Brianna Sarita Lozano, a 46-year-old mother and Victoria resident, has been identified by her father as the Beacon Hill Park homicide victim from March 3. (Courtesy of Jorge Lozano)

Brianna Sarita Lozano, a 46-year-old mother and Victoria resident, has been identified by her father as the Beacon Hill Park homicide victim from March 3. (Courtesy of Jorge Lozano)

Father of Beacon Hill Park homicide victim remembers daughter as beautiful, independent

Brianna Sarita Lozano, 46, identified as homicide victim by father

The victim of last week’s homicide in Beacon Hill Park has been identified by her father as a 46-year-old mother and Victoria resident.

Brianna Sarita Lozano was found unresponsive shortly after 6 a.m. March 3 on the south end of Beacon Hill Park. After attempting CPR, emergency crews determined she was deceased.

Police have not released her identity, but speaking with Black Press Media from Toronto on Thursday, her father Jorge Lozano confirmed it was his daughter who died.

Wishing to dispel rumours, Lozano said Brianna wasn’t homeless, but he also emphasized a death shouldn’t mean less if someone is. And, he said, homeless women are particularly at risk of violence.

A singer and artist, homelessness is a topic Brianna drew attention to during her life. Lozano said an old song of hers, Warrior, is being used in an upcoming documentary on homelessness in Toronto.

“In some ways,” he said, “I’m glad her death is bringing this discussion.”

(Brianna Sarita Lozano/Facebook)

Lozano had Brianna young and raised her by himself at a time when there was little support for single fathers.

“The idea of men bringing up a kid was not there,” he said. But, it was this closeness in age and similar interest in the arts that allowed them to bond.

“We were kind of friends,” Lozano said. “We learned to love each other and respect each other.”

RELATED: Death of woman in Beacon Hill Park deemed homicide: Victoria police

When they needed to communicate they communicated, and when they needed distance they allowed each other that too, he said.

“She was a very independent, rebellious woman who explored the world on her own terms,” Lozano said with pride, recalling the time she spent living in the jungle in Costa Rica.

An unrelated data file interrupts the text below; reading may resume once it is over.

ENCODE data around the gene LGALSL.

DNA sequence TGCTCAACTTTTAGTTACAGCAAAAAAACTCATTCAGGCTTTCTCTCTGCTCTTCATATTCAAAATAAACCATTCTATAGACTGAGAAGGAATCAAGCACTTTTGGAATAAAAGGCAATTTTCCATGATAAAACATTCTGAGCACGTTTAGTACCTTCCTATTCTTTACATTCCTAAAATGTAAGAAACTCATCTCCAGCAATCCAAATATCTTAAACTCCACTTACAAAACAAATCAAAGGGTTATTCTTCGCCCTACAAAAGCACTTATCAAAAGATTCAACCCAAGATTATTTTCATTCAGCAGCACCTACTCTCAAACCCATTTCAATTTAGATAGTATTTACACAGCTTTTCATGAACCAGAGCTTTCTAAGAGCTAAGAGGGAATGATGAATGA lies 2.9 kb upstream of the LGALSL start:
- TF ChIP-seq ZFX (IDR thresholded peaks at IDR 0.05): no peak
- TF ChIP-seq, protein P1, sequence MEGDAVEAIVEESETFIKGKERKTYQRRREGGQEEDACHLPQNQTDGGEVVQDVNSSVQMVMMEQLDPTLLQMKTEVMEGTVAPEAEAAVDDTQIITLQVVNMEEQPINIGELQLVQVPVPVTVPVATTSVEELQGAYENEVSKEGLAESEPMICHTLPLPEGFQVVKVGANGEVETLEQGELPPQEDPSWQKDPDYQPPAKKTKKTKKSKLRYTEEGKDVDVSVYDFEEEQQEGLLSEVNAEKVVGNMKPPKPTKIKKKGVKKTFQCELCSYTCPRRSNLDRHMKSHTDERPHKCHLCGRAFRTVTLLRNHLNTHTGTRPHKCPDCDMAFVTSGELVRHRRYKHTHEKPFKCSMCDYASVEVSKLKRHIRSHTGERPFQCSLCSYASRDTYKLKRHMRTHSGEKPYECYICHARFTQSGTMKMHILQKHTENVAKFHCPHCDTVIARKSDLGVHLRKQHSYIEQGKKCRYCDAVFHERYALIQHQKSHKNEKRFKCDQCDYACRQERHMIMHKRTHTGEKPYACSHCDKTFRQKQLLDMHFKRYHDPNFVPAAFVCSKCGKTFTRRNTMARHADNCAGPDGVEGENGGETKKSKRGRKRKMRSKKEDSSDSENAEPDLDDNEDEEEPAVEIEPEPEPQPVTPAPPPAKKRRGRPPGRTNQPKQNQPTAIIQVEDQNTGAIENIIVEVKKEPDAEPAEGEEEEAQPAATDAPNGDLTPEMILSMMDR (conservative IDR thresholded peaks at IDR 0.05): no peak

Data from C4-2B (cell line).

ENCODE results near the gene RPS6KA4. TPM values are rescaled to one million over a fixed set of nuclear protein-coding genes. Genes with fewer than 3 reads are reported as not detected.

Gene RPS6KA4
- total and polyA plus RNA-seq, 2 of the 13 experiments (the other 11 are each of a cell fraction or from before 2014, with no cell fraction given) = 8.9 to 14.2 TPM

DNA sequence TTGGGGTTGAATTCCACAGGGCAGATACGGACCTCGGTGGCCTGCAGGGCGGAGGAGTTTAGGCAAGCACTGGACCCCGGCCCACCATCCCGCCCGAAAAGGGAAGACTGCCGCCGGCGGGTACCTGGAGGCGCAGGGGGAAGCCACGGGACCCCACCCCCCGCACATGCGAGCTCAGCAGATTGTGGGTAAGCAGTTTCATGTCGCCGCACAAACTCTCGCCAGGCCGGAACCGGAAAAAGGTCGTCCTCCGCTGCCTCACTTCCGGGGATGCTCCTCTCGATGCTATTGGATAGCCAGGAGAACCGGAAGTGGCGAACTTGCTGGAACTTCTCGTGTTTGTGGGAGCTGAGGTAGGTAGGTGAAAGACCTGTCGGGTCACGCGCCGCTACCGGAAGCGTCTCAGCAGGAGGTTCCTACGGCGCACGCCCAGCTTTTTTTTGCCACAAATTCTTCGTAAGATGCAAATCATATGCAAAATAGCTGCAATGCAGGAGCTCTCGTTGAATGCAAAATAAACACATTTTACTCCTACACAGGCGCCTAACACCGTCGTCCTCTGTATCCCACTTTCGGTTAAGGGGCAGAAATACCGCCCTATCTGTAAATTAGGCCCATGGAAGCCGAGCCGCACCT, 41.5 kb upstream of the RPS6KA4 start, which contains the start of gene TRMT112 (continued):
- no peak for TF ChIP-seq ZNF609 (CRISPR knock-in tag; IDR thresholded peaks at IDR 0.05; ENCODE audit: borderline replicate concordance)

She was a singer, writer, painter and amazing cook who was passionate about foods and their relationship with the body.

“She used to drive me crazy because she kept telling me what to eat and how to eat it,” Lozano said with a small chuckle.

The last time Lozano saw his daughter was last summer when he visited Victoria. “It was one of the best times that I had,” he said, adding he had planned to return this summer.

Lozano said Brianna and him grew especially close in the last six or seven years and she used to message him all the time to tell him she loved and missed him. The last time they spoke was over the phone about a week before she died.

Now, Lozano said, she lives on through her music and voice.

“The voice never dies,” he said. “When I listen, it vibrates through my body. I feel her and it makes me so proud to hear such a beautiful voice filled with so much passion.”

The investigation into Brianna’s death has been taken over by the Vancouver Island Integrated Major Crime Unit, which is asking for any witnesses or anyone with dashcam footage to reach out to them at 250-380-6211.

Brianna’s music can be found on SoundCloud.

Jorge Lozano with his daughter Brianna Sarita Lozano and his son. (Courtesy of Jorge Lozano)


Do you have a story tip? Email: jane.skrypnek@blackpress.ca.

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